Harold Bloom, at his finest, celebrates reading's divinity

On Books

June 04, 2000|By Michael Pakenham

Harold Bloom is a great critic -- I would argue the greatest living critic writing in English -- as well as a great teacher. He holds a chaired professorship at Yale and another at New York University, and formerly did at Harvard. He is a MacArthur Prize fellow, recipient of too many awards and honors to inventory. He has published more than 20 books, including the bestselling "Shakespeare: The Invention of the Human," "The Western Canon" and the seminal "The Anxiety of Influence."

He now comes forth with "How to Read a Book and Why" (Scribner, 283 pages, $25). It is superb.

So, how? The answer is the course and content of this volume. But essentially: Pay attention, read intensely and reread. And, above all, don't be distracted by theory, politics or ideology.

The title's second query is richer. Bloom's writes: "The ultimate answer to the question 'Why read?' is that only deep, constant reading fully establishes and augments an autonomous self. Until you become yourself, what benefit can you be to others?"

And, at another point, Bloom insists, "We ought to read for many purposes ... but the cultivation of an individual consciousness is certainly a prime purpose, and a major benefit, of deep reading. Zest and insight: these are the attributes of the solitary reader's consciousness that are most enhanced by reading."

Zest and insight! Is there a finer tag for a well-lived life, a lovelier epitaph?

At the outset, Bloom establishes five principles of reading. The first is "clear your mind of cant ... the peculiar vocabulary of a sect or coven. Since the universities have empowered such covens as 'gender and sexuality' and 'multiculturalism,' " he cautions, academics are often the enemies of the first principle.

The second principle is that there are no "ethics of reading" -- that it should not have a political or social-reformist agenda. The third: "A scholar is a candle which the love and desire of all men will light" -- essentially that personal culture is in itself a contribution.

The fourth: "One must be an inventor to read well" -- we read, though frequently without recognizing it, in quest of a mind that is richer than our own, of understanding that had been beyond our reach. The fifth principle is "recovery of the ironic" -- rising from Bloom's assertion that "ideology ... is peculiarly destructive of the capacity to apprehend and appreciate irony."

For all its amazingly provident content, the book is short, less than 300 smallish pages of reasonably large type. It is divided into five sections after the Prologue I have quoted here. The first section is short stories (Turgenev through Hemingway to Italo Calvino); the second, poems (Shakespeare through Blake to Emily Dickinson); the third, novels, Part I ("Don Quixote," "Crime and Punishment," to Proust and Mann); the fourth, plays (Shakespeare, Ibsen, Wilde) and the fifth, novels, Part II (Melville, Nathaniel West, Ralph Ellison, Toni Morrison). Shakespeare is the master -- the rock upon which literature rests. The authors I cite parenthetically are only about a fifth of the total.

The greatest of many delights I found in reading "How to Read and Why" is how pleasant, unstraining was the experience. Bloom uses clear, simple English to make clear, if not simple, some of the most complex of issues of literature. There is not a word of lit-babble -- no deconstruction here. It is totally free of pollution by the French obscurantist cultists -- Jacques Derrida or Michel Foucault -- or their American tenured myrmidons.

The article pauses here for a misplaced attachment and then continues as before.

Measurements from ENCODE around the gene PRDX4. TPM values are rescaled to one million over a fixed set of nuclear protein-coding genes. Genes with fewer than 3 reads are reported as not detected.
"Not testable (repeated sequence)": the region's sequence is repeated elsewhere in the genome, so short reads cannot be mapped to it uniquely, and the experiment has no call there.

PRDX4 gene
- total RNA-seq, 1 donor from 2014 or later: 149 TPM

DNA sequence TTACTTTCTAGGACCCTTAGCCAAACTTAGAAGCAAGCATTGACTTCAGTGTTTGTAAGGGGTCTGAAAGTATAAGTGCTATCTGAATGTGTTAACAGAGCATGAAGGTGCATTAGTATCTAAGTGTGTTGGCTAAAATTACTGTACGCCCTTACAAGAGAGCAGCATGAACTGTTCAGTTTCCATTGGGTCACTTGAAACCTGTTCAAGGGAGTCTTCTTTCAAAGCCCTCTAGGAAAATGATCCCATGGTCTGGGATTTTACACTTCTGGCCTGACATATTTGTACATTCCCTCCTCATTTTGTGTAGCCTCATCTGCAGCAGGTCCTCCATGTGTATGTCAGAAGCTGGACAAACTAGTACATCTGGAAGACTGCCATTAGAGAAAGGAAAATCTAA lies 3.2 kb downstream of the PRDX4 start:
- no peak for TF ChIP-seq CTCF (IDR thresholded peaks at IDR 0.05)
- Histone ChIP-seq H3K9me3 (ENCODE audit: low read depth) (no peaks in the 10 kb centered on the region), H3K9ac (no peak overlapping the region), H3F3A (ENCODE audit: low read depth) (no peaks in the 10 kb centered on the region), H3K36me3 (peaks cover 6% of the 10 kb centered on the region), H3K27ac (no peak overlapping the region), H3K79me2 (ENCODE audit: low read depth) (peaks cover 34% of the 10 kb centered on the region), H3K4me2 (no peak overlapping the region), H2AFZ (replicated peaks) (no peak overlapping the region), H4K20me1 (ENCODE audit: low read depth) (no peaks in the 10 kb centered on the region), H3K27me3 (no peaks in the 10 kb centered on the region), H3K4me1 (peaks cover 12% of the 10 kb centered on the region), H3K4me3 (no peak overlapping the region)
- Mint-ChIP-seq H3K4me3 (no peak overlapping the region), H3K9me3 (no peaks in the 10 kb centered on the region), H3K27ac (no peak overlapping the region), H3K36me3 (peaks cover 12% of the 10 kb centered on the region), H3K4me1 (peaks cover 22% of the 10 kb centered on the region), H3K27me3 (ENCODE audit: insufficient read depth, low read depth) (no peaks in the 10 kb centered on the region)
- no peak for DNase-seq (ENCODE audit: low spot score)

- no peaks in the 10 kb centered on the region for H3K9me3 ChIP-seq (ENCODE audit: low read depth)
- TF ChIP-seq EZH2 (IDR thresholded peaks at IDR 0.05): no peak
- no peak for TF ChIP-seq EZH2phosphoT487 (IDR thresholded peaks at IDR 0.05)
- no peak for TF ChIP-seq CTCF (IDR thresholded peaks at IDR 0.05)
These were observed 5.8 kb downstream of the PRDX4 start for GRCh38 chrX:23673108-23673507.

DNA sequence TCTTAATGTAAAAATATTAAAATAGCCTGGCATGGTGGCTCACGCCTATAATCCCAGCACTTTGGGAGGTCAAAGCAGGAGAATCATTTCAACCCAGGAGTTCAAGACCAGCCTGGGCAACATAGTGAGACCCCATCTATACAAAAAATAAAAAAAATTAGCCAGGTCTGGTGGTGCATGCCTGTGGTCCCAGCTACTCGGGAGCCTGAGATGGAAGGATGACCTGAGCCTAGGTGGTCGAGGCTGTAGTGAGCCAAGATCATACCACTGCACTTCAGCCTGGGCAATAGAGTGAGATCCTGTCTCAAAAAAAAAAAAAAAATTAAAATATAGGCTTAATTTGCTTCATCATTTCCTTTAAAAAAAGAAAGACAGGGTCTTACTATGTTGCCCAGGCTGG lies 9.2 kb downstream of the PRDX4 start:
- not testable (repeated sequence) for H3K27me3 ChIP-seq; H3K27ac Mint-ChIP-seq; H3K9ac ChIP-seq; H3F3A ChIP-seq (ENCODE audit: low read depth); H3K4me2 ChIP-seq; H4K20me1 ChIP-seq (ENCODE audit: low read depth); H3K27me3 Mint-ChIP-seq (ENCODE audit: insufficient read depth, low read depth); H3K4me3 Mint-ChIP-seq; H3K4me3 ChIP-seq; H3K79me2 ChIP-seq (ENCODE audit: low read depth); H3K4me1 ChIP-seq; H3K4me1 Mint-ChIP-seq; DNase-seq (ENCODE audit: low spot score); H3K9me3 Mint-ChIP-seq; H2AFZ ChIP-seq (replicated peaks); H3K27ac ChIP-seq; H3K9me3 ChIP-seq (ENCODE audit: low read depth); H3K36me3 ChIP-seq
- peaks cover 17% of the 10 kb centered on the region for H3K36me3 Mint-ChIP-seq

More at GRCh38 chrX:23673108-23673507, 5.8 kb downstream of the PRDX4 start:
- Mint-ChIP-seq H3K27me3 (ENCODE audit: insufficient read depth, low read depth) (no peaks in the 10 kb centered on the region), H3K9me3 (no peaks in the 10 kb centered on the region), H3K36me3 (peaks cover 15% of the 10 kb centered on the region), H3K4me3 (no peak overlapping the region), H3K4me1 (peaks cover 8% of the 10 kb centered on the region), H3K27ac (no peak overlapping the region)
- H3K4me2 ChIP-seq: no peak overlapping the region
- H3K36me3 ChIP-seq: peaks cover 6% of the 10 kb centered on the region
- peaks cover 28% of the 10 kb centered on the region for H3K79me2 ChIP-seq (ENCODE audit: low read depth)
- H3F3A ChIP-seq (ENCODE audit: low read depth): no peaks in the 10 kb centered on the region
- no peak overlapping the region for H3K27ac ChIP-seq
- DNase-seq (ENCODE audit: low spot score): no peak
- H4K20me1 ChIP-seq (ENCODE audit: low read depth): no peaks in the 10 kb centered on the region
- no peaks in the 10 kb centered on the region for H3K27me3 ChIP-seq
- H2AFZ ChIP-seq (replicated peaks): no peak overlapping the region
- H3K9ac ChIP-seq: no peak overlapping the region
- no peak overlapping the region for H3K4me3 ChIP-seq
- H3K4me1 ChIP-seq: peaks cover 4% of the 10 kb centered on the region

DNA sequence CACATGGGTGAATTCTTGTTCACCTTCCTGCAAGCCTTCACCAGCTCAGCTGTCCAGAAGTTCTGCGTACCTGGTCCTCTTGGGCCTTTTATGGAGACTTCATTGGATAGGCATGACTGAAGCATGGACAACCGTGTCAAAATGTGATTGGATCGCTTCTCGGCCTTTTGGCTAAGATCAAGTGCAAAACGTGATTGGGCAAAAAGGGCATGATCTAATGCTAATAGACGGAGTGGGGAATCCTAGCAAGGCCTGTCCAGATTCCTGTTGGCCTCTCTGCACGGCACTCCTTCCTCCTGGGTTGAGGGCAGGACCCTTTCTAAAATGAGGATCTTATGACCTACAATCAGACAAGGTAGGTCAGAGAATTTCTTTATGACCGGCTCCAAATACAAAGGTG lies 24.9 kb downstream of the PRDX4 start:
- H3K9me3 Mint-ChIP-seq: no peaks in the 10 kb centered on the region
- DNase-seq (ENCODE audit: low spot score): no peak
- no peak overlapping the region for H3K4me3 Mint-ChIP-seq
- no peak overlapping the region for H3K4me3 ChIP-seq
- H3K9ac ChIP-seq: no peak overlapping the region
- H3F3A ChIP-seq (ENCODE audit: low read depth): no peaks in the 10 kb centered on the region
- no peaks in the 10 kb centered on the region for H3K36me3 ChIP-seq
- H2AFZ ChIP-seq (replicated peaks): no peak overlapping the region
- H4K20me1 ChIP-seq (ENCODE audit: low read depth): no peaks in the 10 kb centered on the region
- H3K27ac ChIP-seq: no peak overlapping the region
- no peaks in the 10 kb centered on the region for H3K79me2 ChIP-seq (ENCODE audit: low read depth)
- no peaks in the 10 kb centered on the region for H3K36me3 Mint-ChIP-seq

The ever-astonishing depth of Bloom's capacities of recall and analysis stand on modest self-recognition. He asks: "Why did Checkov prefer this short story ["The Student"] to scores of what seem to many of his admirers far more consequential and vital tales?" And he answers: "I have no clear answer, but regard the question as worthy of pondering." And thus he ponders, deliciously.

And consider this: "Poetry, at the best, does us a kind of violence that prose fiction rarely attempts or accomplishes. The Romantics understood this as the proper work of poetry: to startle us out of our sleep of death into a more capacious sense of life."

I don't know a good many of the works Bloom cites. Others I do not remember sufficiently to put him to test. But about those that I thought I knew well, I learned much from Bloom, my consciousness growing.

Bloom finishes with a very brief epilogue, "Completing the Work," that delves into the origins of Judaism and Christianity. He pursues the outlines of the foundation of Western civilization. He draws those essentials toward a simple, personal puzzle: Does the moral human's work never cease? Or is there a time to desist, to rest?

The answer is left to the reader, but with this admonition:

"Though the moral decision cannot be made merely by reading well, the questions of how to read and why are more than ever essential to help us decide whose work to perform."

This is a wonderfully entertaining book, and one of deep -- though never pedantic -- scholarship. Above all, it is a work of profound moral purpose.

Despite all that -- nay, because of it -- there is joy in Bloom, in his heart and in his book: "If there is an afterlife, and people go on reading in it (surely more appropriate than their watching celestial television), I would want to hear Shakespeare reading aloud from Through the Looking-Glass."

Closing the last page of this extraordinarily wise, nourishing and beautiful volume, I found myself certain of my own foremost celestial wish: That I be allowed to watch Harold Bloom witnessing Willie the Shake declaiming "Jabberwocky."

O frabjous day! Callooh! Callay! -- I chortle in my joy. There must be a heaven. There just has to be.

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